Within days of Maggie being born, her parents Gavin and Eloise noticed a cloudiness in one of her eyes. Unable to get a diagnosis, they took Maggie to a local pediatric optometrist who suspected she had cataracts. He referred the family to Great Ormond Street Hospital for Children (GOSH) where Maggie was diagnosed with cataracts and glaucoma; she had no vision in her right eye.
Maggie’s dad Gavin says: “Finding out your five-week old baby is partially sighted is horrible, but with the treatment and care she’s had at GOSH, I have no concerns that Maggie will be whatever she wants to be in life. We are massively grateful to GOSH. I can’t thank them enough.”
Maggie’s dad Gavin shares his daughter’s story: “We knew something wasn’t right with Maggie’s sight almost from birth. The nurses and health visitors tried to do the red reflex test on her, which they do for all new babies. Her left eye responded well, but they struggled to test her right eye. It was always left for the next check-up, but four weeks later Eloise noticed that Maggie’s right eye was cloudy, which was worrying.
"We did what anyone else would do – immediately called 111 and went online to try in find out what the cloudiness meant. We got a call back from a doctor who told us to book a GP appointment for the next week and not to worry. With a little insisting, I was able to get Maggie an appointment at our local hospital the next day.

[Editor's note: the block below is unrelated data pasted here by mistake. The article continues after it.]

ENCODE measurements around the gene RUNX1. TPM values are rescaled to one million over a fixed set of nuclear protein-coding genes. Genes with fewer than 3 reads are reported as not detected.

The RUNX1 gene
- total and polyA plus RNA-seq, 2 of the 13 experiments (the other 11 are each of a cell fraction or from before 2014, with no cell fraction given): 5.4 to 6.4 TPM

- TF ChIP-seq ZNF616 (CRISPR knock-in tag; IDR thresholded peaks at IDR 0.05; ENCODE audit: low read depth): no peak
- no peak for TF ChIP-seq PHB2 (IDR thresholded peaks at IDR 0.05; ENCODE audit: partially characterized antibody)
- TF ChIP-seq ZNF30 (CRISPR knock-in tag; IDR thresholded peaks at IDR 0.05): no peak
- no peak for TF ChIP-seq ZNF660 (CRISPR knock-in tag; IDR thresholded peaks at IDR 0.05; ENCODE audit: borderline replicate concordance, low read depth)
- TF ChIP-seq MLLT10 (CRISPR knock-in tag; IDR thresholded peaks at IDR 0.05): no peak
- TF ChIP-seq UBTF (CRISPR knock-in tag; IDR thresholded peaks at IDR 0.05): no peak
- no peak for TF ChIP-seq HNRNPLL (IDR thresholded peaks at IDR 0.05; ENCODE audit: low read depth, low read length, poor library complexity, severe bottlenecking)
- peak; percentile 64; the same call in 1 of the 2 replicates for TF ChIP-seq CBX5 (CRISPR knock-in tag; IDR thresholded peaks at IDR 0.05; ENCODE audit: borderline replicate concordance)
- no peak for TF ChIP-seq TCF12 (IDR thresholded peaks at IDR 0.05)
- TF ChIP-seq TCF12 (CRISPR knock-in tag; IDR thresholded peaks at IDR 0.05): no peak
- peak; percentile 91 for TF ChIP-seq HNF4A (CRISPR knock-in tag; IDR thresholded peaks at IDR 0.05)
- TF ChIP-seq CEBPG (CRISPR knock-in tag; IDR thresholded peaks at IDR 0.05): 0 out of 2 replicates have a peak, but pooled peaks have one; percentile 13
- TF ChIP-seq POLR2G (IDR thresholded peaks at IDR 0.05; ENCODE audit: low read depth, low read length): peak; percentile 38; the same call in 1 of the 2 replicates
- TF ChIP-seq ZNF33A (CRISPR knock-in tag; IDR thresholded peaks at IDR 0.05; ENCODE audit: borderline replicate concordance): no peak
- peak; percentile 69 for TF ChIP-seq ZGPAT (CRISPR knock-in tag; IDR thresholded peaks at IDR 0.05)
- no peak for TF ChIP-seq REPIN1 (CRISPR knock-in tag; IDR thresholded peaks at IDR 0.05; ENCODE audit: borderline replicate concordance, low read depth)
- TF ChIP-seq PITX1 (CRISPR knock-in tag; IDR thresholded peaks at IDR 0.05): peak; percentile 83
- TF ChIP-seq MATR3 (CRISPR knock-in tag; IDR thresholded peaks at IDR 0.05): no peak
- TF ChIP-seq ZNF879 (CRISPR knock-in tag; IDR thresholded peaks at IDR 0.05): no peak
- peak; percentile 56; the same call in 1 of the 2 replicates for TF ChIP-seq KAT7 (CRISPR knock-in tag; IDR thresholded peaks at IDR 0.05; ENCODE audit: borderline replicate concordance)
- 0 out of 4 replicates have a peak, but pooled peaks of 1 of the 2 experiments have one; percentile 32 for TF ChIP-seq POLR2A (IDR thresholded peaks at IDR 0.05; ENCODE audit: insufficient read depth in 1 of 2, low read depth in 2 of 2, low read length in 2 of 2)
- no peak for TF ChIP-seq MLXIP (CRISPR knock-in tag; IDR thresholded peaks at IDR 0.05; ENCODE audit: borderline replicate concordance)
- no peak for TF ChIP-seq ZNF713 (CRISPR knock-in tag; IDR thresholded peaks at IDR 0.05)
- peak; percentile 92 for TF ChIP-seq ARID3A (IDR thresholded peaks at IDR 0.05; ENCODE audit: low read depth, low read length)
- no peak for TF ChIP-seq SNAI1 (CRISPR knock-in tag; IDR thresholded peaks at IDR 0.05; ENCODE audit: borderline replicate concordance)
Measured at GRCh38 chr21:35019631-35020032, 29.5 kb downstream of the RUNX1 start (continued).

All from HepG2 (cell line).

“By chance, she saw a pediatric optometrist. He had a looked and confirmed that unfortunately, it was the worst-case scenario. Maggie had congenital cataracts; she had no vision in her right eye. When a baby is in the womb, blood vessels attached to eyes to help them develop, and then they retract. For Maggie, they stayed attached causing the cataracts.
“When you have your first baby, you want everything to be perfect. To learn that your five-week old baby is partially sighted, that she’d ever be able to see out of one eye for the rest of her life, is horrible.”
Journey to GOSH
“The local pediatric optometrist referred us to GOSH. Within a week, we met with consultant ophthalmic surgeon Mr. Moore. He told us that as well as cataracts, Maggie also had glaucoma, which affects the pressure in her eyes. If it gets too high, it can damage her optic nerve. It was all very overwhelming and we were very nervous, but Mr. Moore was brilliant.
“In fact, the whole team was fantastic right from the start. They were always honest with us, which we appreciated. We knew that even with surgery, the vision in Maggie’s right eye was never going to be good. She’d always need a strong contact lens, eyes drops and patching to strengthen her weak eye. But by treating it early, Maggie wouldn’t be left blind if anything happened to her good eye.
“Maggie had her first eye surgery at just six weeks old. In attempts to save as much sight as we could, she had a lensectomy to remove the lens of her eye. She was definitely the tiniest patient operated on that day! She then had further surgery at six months old when the lens started to grow back. Her third surgery relieved some of the pressure in her eye caused by the glaucoma.”